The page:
Today we’re talking about the asterisk: how you use it and how it differs from other footnote symbols.
What Is An Asterisk?
The asterisk is the little star symbol above the “8” key on your keyboard. The word comes from a Greek word meaning “ little star.” (1) In the past, asterisks were used to show the omission of a letter or a passage in time, but that role has largely been taken over by the ellipsis.
It’s also commonly mispronounced. The right pronunciation is “aste-risk.” You’ve probably heard it pronounced like “aste-rix” or “aste-rick,” but it’s “aste-risk.” (2)
How to Use An Asterisk
When you use the asterisk as a footnote symbol, it shows that you are planning to comment on something at the bottom of the page. You’ve made a promise, so you’d better keep it. The first rule for using asterisks is if you use one, make sure the reference starts at the bottom of the same page.
Unfortunately often, advertisements will have an asterisk that doesn’t refer to anything on the page. It leaves you wondering what the restrictions are. If the ad reads “Zombie Repellant, 20% off,*” and the asterisk refers to nothing, you wonder whether the discount only applies on certain days or for certain people. Does the discount apply if the zombie apocalypse has already begun? Are zombies themselves excluded from the offer?
Chuck Tomasi pointed out that Rich Hall, author of the “Sniglets” books, made up a name for the feeling you get when you encounter an orphan asterisk: asterexasperation. And here’s a little-known piece of trivia. Arnie Ten, the artist who drew the illustrations in the “Sniglets” books, was also the artist for the first two Grammar Girl books. He’s the one who first brought Squiggly, Aardvark, and the peeves to life, so to speak.
Using an Asterisk as a Footnote Symbol
So, do asterisks differ from other footnote symbols, like numbers or letters? Yes. The Chicago Manual of Style says to use asterisks if you have just a handful of references on which you’re planning to comment. (2) You can also use asterisks when you need to avoid using numbers or letters for indicating footnotes.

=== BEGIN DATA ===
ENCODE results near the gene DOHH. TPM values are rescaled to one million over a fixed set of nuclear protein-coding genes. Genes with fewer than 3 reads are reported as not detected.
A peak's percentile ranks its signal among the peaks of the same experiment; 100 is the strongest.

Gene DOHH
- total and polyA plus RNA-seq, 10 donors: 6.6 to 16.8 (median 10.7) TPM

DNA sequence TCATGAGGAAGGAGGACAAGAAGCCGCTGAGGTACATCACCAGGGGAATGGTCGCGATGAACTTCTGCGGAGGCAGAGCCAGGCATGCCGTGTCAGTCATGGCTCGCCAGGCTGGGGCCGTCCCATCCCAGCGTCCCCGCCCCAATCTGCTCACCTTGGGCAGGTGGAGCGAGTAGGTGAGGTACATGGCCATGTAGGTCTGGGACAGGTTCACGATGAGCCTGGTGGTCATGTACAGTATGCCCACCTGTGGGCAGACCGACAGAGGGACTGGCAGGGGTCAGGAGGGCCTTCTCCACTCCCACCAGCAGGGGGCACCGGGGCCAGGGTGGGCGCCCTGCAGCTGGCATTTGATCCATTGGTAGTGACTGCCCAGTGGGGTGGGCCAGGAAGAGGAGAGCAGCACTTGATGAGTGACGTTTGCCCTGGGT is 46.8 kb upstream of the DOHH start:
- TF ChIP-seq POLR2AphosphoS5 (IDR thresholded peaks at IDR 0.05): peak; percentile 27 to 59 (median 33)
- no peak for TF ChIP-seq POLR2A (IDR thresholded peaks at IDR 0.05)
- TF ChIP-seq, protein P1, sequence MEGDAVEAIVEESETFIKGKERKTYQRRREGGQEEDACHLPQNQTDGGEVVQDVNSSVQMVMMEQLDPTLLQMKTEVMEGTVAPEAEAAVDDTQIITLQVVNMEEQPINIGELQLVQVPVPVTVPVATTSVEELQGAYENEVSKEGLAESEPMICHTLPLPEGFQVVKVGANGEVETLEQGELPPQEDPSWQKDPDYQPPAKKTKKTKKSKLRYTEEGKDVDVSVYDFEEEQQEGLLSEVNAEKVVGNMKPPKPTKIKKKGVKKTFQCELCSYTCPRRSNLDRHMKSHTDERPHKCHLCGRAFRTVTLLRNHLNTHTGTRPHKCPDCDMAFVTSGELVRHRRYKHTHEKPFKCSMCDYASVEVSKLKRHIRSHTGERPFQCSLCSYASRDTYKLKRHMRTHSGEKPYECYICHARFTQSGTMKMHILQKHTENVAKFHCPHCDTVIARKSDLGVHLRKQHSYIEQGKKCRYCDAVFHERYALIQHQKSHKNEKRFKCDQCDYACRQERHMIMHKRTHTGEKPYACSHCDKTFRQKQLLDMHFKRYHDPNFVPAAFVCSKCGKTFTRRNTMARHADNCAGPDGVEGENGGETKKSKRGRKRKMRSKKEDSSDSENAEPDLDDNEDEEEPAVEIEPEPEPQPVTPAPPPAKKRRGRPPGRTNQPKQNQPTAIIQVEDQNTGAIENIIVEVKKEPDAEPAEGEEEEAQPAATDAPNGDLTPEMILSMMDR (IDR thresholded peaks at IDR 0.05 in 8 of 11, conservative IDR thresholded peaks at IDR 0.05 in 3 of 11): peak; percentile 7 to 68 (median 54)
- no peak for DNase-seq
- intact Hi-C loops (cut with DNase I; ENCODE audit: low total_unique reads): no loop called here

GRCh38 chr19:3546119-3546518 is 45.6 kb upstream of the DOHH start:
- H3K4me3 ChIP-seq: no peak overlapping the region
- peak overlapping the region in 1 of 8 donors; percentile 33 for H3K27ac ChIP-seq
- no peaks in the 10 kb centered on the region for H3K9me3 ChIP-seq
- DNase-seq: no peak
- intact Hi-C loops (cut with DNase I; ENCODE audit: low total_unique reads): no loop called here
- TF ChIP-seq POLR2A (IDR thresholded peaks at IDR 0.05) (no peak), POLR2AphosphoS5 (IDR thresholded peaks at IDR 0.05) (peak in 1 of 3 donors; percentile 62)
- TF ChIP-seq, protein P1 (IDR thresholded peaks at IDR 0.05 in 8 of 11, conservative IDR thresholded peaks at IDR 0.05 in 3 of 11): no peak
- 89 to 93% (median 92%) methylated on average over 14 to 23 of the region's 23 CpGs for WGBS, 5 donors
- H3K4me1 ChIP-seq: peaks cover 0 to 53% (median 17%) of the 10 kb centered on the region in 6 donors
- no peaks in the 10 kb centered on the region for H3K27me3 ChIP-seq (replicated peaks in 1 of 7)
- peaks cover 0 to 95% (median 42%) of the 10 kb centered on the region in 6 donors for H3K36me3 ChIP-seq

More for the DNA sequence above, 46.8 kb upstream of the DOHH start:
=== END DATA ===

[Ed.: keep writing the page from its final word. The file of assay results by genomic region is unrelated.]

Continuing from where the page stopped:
However, if you have more than one comment on a single page, you typically use a set of symbols in a specific order. One common sequence is to start with the asterisk and continue with the dagger, double dagger, section mark, parallels, and number sign. If you need more symbols, you start over in the sequence and double each symbol; for example, double asterisk, double dagger, double double dagger, and so on. (3) Note that the order and symbols can vary from style guide to style guide, so be sure to check the specific symbols and order for whatever style you follow.
It’s also important to note that the Associated Press Stylebook (AP) says not to use the asterisk in journalism writing because the symbol may not be seen by AP computers or received by newspapers. (5)
Asterisks and Other Punctuation Marks
When you’re placing an asterisk in a sentence, you may wonder where it goes relative to other punctuation marks. Does it go before or after a dash, for example? Well, it turns out the dash is an exception: according to the U.S. Government Printing Office Style Manual, the asterisk goes before the dash, but after every other punctuation mark.
The asterisk goes before the dash, but after every other punctuation mark.
The asterisk used to be used to omit letters, and there’s at least one place where that practice survives: asterisks can replace letters in swear words you want to sanitize. For example, you could leave the first letter but use asterisks to replace the missing letters, leaving the reader to figure out what the word is: d***. You could also use a grawlix, which is the term cartoonist Mort Walker gave to the string of characters (including the asterisk) that appears in comic books when someone swears.
To summarize, the asterisk is a little star symbol which can be used to indicate a footnote or be used to edit swear words in informal text. A footnote should begin on the bottom of the same page on which the asterisk or other footnote symbol appears. Unlike superscript numbers or letters, the asterisk can be used alone when you need only a handful of footnotes in an article or story.
Thanks to Ashley Dodge for editorial assistance.
Swear Words in Text, https://www.quickanddirtytips.com/education/grammar/swear-words-in-text
The Asterisk, https://www.quickanddirtytips.com/education/grammar/how-to-use-an-asterisk
- Strumpf, M. and Douglas, A. The Grammar Bible. New York: Henry Holt and Company, 2004, p. 450.
- Garner, B. A. Garner’s Modern American Usage, Fourth Edition. Oxford: Oxford University Press. 2016, p. 79.
- “Notes to specific parts of a table.” The Chicago Manual of Style. Seventeenth Edition. 3.79. Chicago: University of Chicago Press, 2017.
- “asterisk.” The Associated Press Stylebook. 2018, Take a look at Asterisk (accessed November 18, 2018)
- “Line spacing.” The Chicago Manual of Style. Seventeenth Edition. 2.8. Chicago: University of Chicago Press, 2017.
Mignon Fogarty is Grammar Girl and the founder of Quick and Dirty Tips. Check out her New York Times best-seller, “Grammar Girl’s Quick and Dirty Tips for Better Writing.”